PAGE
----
A Zambian man has won a prestigious Goldman Prize for helping to curb widespread elephant poaching by setting up economic projects for villagers.
Hammerskjoeld Simwinga was named after the former UN chief
Hammerskjoeld Simwinga wins $125,000 for the award, sometimes called the Nobel prize for the environment.
He helped set up bee-keeping and fish-farming projects for people in the North Luangwa valley, where elephant numbers had shown a dramatic fall.
He persuades local people they can earn money by keeping elephants alive.
The elephants help attract tourists, and their money, to the region.
"People are now seeing the benefit of protecting their natural resources," Mr Simwinga said.
"Not only do they see the beauty of a live animal, but the live animals are now putting money in their pockets."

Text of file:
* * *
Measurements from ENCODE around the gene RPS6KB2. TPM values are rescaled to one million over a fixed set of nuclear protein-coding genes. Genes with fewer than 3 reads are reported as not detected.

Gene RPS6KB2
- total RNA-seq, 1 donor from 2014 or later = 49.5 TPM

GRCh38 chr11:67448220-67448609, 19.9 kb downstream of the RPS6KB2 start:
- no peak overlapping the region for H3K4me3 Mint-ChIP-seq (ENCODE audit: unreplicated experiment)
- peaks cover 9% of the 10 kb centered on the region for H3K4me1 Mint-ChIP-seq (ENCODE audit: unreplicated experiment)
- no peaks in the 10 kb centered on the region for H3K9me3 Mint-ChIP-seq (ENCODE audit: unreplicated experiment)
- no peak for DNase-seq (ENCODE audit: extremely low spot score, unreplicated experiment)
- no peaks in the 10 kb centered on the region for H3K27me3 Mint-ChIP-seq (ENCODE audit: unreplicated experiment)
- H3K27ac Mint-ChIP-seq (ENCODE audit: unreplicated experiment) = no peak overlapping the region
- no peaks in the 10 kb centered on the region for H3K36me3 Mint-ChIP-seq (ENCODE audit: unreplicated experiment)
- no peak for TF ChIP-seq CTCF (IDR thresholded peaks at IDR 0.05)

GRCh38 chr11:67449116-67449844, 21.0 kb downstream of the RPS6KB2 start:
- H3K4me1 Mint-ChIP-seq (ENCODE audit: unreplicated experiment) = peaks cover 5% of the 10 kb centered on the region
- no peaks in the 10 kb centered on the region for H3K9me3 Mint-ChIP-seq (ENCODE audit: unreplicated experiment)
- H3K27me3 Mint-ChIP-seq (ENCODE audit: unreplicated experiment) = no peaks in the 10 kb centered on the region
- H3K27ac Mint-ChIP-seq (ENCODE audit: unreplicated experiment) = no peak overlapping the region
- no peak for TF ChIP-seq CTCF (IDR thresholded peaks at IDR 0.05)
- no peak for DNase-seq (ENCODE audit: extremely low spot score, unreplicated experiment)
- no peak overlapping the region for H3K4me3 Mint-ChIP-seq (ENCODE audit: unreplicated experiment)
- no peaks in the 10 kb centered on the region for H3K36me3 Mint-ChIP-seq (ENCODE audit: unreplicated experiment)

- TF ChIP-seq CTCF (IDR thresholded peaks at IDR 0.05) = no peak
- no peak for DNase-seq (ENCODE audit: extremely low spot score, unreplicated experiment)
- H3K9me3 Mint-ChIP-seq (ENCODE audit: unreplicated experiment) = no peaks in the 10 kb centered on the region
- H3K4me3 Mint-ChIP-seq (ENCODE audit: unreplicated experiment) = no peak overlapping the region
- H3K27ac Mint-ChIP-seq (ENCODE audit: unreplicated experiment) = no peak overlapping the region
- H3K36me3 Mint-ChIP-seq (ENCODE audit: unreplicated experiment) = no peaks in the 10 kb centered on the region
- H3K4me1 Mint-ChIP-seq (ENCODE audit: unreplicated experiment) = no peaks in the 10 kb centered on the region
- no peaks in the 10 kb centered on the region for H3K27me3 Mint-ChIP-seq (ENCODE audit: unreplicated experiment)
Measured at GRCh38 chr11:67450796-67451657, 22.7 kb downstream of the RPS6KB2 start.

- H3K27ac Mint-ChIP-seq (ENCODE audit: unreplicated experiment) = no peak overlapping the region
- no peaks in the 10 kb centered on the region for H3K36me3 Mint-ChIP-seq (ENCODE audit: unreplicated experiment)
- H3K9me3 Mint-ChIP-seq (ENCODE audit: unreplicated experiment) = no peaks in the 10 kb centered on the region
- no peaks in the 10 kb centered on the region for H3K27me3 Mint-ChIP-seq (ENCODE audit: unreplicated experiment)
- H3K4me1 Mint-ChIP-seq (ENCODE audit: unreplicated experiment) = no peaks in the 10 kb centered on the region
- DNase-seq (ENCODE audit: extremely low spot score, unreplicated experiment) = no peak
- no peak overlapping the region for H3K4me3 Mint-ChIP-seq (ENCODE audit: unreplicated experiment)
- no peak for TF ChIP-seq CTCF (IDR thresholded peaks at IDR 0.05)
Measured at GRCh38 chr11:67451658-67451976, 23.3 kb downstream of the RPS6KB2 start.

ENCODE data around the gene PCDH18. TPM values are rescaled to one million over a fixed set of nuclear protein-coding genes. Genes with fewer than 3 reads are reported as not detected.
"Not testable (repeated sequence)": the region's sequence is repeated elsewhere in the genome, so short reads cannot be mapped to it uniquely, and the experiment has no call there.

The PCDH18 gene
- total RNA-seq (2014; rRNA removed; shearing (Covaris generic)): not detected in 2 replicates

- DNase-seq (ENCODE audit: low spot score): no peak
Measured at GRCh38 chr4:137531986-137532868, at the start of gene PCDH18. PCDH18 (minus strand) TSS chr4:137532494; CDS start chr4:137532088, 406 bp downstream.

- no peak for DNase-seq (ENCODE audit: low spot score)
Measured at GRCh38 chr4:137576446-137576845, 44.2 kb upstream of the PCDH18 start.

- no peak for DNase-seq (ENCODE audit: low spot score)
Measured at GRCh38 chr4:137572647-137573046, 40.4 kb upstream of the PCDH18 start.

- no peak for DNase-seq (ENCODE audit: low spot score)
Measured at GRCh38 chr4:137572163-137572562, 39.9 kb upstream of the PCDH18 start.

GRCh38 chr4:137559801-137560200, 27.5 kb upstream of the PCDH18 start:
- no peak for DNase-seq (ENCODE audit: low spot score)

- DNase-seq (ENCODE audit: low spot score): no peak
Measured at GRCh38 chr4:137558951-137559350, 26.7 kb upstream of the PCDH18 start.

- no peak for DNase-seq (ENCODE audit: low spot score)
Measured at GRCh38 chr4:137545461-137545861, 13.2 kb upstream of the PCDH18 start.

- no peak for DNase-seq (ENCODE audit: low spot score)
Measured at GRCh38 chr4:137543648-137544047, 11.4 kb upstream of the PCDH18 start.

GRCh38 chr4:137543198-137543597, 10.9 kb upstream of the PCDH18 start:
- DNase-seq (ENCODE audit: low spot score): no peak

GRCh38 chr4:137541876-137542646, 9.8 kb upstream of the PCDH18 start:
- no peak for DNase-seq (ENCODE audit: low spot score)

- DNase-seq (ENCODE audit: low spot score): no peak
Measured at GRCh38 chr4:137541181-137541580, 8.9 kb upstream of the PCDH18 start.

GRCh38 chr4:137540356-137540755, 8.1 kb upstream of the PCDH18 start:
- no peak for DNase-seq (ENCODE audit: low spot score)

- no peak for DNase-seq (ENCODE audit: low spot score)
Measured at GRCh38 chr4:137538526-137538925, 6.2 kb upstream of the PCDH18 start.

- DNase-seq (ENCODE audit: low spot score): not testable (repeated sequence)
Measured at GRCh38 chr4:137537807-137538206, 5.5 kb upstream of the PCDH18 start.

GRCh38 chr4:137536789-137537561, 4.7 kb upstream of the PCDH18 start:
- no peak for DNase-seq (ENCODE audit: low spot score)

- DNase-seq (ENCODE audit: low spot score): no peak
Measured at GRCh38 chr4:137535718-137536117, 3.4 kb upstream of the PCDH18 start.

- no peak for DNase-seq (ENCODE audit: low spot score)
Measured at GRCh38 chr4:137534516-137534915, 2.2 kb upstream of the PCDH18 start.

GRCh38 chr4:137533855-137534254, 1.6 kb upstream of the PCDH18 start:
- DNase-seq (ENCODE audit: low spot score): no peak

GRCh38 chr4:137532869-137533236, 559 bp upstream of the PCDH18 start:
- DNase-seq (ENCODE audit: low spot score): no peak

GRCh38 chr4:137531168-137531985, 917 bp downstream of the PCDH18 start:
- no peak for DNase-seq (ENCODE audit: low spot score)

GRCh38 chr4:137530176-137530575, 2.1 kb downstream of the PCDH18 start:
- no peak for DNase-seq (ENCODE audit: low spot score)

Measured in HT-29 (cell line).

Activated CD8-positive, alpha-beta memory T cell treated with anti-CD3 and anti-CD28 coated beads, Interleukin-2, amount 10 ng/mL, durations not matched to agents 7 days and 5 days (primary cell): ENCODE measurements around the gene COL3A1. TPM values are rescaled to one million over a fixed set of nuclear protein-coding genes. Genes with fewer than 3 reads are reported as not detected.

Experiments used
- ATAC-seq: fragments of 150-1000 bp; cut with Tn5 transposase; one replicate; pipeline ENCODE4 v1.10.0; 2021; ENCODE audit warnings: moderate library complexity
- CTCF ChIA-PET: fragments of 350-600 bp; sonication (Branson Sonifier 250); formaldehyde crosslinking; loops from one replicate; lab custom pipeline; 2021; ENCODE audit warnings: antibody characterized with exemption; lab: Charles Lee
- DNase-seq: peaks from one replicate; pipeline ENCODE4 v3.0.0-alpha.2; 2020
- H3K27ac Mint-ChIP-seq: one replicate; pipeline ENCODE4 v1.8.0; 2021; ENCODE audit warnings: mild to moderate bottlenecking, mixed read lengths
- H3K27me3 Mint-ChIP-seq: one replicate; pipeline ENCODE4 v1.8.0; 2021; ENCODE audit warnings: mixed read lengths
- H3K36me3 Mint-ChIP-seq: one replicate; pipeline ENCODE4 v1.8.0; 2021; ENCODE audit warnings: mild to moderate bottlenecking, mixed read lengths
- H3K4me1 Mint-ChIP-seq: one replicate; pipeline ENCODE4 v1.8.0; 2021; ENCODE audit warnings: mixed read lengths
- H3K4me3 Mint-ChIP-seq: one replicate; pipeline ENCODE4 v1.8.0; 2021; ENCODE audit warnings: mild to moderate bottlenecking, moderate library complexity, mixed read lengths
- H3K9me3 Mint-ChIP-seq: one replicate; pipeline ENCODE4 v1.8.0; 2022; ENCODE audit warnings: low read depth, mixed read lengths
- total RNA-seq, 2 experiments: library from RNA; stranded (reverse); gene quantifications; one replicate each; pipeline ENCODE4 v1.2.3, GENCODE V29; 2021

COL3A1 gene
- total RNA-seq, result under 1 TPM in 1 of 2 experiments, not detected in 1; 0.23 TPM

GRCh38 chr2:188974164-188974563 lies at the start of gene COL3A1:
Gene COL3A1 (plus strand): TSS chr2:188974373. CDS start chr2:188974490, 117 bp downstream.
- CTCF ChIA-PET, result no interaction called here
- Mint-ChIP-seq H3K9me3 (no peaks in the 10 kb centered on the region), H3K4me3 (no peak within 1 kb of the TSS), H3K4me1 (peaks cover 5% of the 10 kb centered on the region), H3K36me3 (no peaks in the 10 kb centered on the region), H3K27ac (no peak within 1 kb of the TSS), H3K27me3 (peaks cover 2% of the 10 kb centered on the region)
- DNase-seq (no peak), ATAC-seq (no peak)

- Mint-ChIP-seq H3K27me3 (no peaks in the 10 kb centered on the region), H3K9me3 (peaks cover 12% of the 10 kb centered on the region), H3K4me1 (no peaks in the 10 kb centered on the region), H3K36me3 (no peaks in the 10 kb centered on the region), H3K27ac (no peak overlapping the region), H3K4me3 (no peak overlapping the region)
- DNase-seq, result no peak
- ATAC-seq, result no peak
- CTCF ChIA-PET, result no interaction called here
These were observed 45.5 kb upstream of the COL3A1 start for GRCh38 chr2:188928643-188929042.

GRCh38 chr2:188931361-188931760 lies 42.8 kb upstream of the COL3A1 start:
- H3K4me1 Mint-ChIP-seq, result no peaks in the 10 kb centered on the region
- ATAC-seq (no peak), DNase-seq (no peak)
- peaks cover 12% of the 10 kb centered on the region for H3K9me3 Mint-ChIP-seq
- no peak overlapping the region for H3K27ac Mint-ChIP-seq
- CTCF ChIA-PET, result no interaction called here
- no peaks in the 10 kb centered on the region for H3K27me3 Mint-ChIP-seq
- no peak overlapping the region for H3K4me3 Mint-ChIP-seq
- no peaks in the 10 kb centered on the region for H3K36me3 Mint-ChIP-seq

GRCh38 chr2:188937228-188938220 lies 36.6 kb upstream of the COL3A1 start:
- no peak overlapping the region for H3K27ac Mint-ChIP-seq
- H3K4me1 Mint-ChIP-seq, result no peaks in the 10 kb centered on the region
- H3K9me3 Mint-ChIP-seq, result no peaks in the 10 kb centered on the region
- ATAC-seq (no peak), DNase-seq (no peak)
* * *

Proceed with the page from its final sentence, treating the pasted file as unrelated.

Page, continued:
Over 70% of loans are made to women and Mr Simwinga says they are the backbone of the programme.
"We deliberately pushed our resources to the womenfolk in the community because we knew that working with the women was the strongest part of persuasion," he told Reuters news agency.
Local communities were given a grinding mill to earn money but this was withdrawn if elephants were poached in the area.
The programme also provides 35,000 people with services such as healthcare and education.
He inherited the North Luangwa Wildlife Conservation and Community Development Programme (NLWCCDP), when its US founders Delia and Mark Owens were forced to leave in 1996.
Despite fears it would collapse, Mr Simwinga, known as "Hammer" and named after UN Secretary General Dag Hammarskjold who died in a 1961 air crash in Zambia, instead managed to expand the project.
"If I had left as well then the work we had worked for so many years to build would have just collapsed," he said.